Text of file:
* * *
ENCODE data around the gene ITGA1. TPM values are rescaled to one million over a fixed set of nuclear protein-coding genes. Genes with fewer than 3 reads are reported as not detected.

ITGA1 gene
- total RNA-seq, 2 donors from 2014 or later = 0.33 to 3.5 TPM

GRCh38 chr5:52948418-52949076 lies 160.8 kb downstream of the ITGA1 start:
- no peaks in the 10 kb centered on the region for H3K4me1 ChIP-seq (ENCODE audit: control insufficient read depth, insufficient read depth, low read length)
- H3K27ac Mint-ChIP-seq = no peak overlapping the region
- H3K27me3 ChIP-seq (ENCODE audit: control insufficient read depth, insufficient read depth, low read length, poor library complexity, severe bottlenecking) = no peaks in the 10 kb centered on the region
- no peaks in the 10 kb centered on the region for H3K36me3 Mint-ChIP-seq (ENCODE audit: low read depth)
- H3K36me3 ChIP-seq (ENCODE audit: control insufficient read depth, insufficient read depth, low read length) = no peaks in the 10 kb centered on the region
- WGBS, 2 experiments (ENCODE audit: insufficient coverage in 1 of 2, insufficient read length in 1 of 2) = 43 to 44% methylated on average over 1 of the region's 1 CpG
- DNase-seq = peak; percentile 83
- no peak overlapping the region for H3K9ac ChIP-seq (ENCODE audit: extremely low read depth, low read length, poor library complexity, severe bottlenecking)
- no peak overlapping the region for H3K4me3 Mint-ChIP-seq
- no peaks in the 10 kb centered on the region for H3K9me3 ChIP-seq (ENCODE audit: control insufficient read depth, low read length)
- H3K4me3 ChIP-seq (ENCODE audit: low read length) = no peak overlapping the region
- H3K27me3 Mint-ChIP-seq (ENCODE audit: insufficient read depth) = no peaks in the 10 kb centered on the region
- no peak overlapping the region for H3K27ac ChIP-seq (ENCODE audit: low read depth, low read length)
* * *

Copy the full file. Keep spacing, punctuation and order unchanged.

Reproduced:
ENCODE data around the gene ITGA1. TPM values are rescaled to one million over a fixed set of nuclear protein-coding genes. Genes with fewer than 3 reads are reported as not detected.

ITGA1 gene
- total RNA-seq, 2 donors from 2014 or later = 0.33 to 3.5 TPM

GRCh38 chr5:52948418-52949076 lies 160.8 kb downstream of the ITGA1 start:
- no peaks in the 10 kb centered on the region for H3K4me1 ChIP-seq (ENCODE audit: control insufficient read depth, insufficient read depth, low read length)
- H3K27ac Mint-ChIP-seq = no peak overlapping the region
- H3K27me3 ChIP-seq (ENCODE audit: control insufficient read depth, insufficient read depth, low read length, poor library complexity, severe bottlenecking) = no peaks in the 10 kb centered on the region
- no peaks in the 10 kb centered on the region for H3K36me3 Mint-ChIP-seq (ENCODE audit: low read depth)
- H3K36me3 ChIP-seq (ENCODE audit: control insufficient read depth, insufficient read depth, low read length) = no peaks in the 10 kb centered on the region
- WGBS, 2 experiments (ENCODE audit: insufficient coverage in 1 of 2, insufficient read length in 1 of 2) = 43 to 44% methylated on average over 1 of the region's 1 CpG
- DNase-seq = peak; percentile 83
- no peak overlapping the region for H3K9ac ChIP-seq (ENCODE audit: extremely low read depth, low read length, poor library complexity, severe bottlenecking)
- no peak overlapping the region for H3K4me3 Mint-ChIP-seq
- no peaks in the 10 kb centered on the region for H3K9me3 ChIP-seq (ENCODE audit: control insufficient read depth, low read length)
- H3K4me3 ChIP-seq (ENCODE audit: low read length) = no peak overlapping the region
- H3K27me3 Mint-ChIP-seq (ENCODE audit: insufficient read depth) = no peaks in the 10 kb centered on the region
- no peak overlapping the region for H3K27ac ChIP-seq (ENCODE audit: low read depth, low read length)